Letters from Bishopsbourne is a collective biography of three of the most distinguished stylists writing in the English language, who lived and died in the small village of Bishopsbourne just south of Canterbury in Kent: Richard Hooker (1554–1600), the theologian whose major work. Of the Laws of Ecclesiastical Polity, provided the philosophical underpinning of the Elizabethan Anglican settlement; the celebrated author Joseph Conrad (1857–1924) who wrote his last novels there; and Jocelyn Brooke (1908–1966), the Proustian author of the ‘orchid’ trilogy which shot him to fame in the late 1940s.
The book recounts their life of action before coming to the village in search of rural peace, and the challenges they faced after settling there. All three died in the village relatively young, frustrated by life and literature: Hooker because the last three books of his great work were politically controversial and his friends would not allow him to publish; Conrad because he was completely written out and struggled to produce even sub-standard work; and Brooke, after his short-lived success, because the publishing world had turned against him, refusing to handle his final works. The book provides a completely novel topographical context for each of the writers.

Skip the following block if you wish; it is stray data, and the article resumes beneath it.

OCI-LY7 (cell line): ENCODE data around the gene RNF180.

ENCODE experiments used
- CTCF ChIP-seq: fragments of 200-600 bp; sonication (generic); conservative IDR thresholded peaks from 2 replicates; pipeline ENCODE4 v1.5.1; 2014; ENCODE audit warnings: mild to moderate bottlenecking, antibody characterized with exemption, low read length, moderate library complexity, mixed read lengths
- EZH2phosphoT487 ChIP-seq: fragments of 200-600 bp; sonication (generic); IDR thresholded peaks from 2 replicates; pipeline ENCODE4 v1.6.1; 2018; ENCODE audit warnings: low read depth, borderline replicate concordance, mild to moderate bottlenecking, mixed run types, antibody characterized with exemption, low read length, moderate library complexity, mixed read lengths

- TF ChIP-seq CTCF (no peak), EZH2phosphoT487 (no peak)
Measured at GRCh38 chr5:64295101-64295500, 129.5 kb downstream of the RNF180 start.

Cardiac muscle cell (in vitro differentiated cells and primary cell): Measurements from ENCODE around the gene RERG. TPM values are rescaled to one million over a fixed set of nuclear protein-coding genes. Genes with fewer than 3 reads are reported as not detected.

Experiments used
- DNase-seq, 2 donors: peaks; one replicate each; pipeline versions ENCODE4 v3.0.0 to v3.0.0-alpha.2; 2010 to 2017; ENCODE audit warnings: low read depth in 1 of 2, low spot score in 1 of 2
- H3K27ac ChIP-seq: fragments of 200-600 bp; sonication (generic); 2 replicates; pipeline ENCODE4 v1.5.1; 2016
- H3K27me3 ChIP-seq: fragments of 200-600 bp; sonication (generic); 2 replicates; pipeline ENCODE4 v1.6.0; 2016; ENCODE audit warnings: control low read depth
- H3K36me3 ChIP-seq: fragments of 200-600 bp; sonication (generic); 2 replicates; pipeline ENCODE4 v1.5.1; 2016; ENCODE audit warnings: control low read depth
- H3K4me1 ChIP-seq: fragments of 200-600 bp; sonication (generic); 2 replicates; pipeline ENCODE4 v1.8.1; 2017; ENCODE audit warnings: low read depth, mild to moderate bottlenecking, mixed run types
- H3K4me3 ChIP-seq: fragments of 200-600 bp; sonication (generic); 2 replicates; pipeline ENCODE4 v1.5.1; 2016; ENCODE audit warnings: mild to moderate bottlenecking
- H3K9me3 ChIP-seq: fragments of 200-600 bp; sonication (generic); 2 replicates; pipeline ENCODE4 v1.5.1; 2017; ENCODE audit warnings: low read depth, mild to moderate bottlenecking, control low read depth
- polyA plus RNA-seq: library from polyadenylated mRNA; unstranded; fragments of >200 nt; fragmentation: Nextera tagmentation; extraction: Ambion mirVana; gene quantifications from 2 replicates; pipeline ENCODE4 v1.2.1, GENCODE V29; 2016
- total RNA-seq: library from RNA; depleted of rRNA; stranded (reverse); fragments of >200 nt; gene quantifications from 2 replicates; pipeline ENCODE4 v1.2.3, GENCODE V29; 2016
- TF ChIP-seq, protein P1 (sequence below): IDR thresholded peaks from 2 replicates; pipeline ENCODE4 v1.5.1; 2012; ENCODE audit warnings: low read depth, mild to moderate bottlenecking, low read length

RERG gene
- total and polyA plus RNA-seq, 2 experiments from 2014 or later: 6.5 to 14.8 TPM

Other celebrated inhabitants appear upon the scene, including the film director, Michael Powell, born nearby, the writer Alec Waugh, a cricket and golf enthusiast, and the eccentric cricketing patron, Sir Horace Mann, who for 25 years of the 18th century turned the village’s great house into the fulcrum of English cricket.
The book should appeal not only to those who are interested in the work of Hooker, Conrad and Brooke, but to those who know and love Bishopsbourne as well for it is also a wonderful account of other people who lived in Bishopsbourne. It brings to life the village at various times in its history and does the same for Canterbury during the time of Conrad.
This is an immensely readable book which should be on the shelves of all who have an interest in Kent and its literary heritage.
Good to Know
He loves the place about which he writes: this is a celebration of the Kentish countryside as much as of its distinguished inhabitants. It reminds us of the continuity of village life over the centuries, and that is something good to know.
... offers much information as well as pictures of life in this village at different points in time. It offers also some amusing glimpses of the different directions that the creative impulse might take. The evident pleasure in connection and association extends to the generous number of illustrations Many readers will respond to Scoble's delight in this place and his search for a creative connection between a writer and his material surroundings- the sense of what he calls 'mysterious possibilities, the excitement of names and locations on maps'